Thin Line Between Social Media Humor and Idiocy

 

 

Published on December 24, 2011

In your world of Twitter, Facebook, Tumblr and beyond.. what you say and what you do is a representation of yourself.    Whether it’s partying all the time, constantly cursing and posting obscene pictures to laughing at events and debating politics and current global news; it could very well be a combination of all at some point in time.   But in the end, what you post on these sites will never be the full definition of who you are.  Which is why there is a thin line between social media humor and idiocy.

Of course you enter these social networks with an intention.  Nine times out of ten, if you’re 21 and younger, you’re simply on there to be yourself, have fun, and enjoy your interaction with others.  But as time goes on, and priorities change, it’s important to evaluate your use on these networks and how you’re presenting yourself.  Especially for Facebook, many employers may have the access (with or without your permission) to view your photos, comments, and posts.  There’s no need to completely gag yourself from being who you are, but if you tend to talk about others behind their back, comment on your “lousy” job, stay out partying every night until 3am, or enjoy dirty mirror poses, it’s most likely time for a change.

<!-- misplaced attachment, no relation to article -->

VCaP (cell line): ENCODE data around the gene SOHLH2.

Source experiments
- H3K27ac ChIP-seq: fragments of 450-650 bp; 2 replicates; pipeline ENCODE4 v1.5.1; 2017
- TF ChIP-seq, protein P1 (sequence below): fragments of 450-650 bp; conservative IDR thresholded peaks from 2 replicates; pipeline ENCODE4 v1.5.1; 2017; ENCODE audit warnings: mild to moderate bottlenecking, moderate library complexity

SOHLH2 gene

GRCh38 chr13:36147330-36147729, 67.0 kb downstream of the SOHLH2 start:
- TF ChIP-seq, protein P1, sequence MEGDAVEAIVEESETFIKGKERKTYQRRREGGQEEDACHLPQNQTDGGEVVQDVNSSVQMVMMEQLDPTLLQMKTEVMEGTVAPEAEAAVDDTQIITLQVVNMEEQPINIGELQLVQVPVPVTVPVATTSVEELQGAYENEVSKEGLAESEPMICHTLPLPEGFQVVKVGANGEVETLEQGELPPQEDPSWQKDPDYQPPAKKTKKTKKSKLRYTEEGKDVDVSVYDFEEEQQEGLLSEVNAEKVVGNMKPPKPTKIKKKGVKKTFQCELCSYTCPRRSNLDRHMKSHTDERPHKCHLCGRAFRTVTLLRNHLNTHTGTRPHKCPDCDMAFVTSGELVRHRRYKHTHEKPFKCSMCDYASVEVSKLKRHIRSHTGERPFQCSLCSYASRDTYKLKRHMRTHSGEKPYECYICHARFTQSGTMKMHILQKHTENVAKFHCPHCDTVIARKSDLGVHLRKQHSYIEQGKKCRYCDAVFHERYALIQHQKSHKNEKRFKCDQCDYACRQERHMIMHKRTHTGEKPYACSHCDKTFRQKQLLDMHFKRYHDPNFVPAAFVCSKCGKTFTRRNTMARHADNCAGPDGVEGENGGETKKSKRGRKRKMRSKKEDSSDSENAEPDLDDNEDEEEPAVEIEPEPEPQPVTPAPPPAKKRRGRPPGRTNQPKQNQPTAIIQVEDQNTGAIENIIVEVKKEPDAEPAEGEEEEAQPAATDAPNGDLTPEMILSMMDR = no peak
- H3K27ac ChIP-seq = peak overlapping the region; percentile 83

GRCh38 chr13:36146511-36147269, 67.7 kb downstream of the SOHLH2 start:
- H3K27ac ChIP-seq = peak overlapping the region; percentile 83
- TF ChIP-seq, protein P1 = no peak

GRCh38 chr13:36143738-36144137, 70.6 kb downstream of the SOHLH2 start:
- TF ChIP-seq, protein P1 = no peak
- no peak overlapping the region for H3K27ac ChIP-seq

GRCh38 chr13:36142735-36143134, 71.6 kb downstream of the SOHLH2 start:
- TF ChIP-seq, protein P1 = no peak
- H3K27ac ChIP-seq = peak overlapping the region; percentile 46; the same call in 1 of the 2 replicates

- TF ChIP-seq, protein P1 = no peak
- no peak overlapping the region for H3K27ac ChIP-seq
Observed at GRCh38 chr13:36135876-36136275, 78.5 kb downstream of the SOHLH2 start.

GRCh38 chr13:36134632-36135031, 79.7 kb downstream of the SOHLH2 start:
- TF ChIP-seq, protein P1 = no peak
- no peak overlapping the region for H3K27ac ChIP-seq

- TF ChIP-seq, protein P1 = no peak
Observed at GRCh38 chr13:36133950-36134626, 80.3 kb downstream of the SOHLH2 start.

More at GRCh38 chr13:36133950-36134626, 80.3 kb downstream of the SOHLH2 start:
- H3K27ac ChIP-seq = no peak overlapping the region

In perfect example, Andre Curry, a 21-year old father, posted [this picture] of his daughter bound and gagged on Facebook. Purportedly done in all innocence and fun with his 22-month-old daughter, he wrote: ”This is wut happens wen my baby hits me back. ;) ” [sic].  With kidnappings and merciless murder of young children seemingly occurring at a record pace in the news, many found this photo disturbing and the Department of Children and Family Services was called on the child’s behalf.

The photo is only half of the story.  No one knows how the child reacted (who has since expressed longing for her now detained father); no on can be certain if it was actually done maliciously or not; and both parties, as well as families are now suffering with the consequences of his actions.  Worst of all, if it was simply done out of fun and nothing less or more, the father definitely crossed the line from humor to idiocy and has to wait for freedom, or pay $100,000 for bail until a verdict is made.

The thing about social media is that you’re offering a part of yourself no one else would otherwise know or understand, unless you’ve showed it or explained it to them.  Ironically, unless you sit to write an entire paragraph about every action you take, almost anything you do and everything you say can be taken out of context in one way or another.  So next time you’re about to post that tweet about your stank boss sitting next to you, facebook a pic of you breaking and entering your mother’s house, or tumble a video of your crazy night out on your “sick day,” be 100% sure of your audience.

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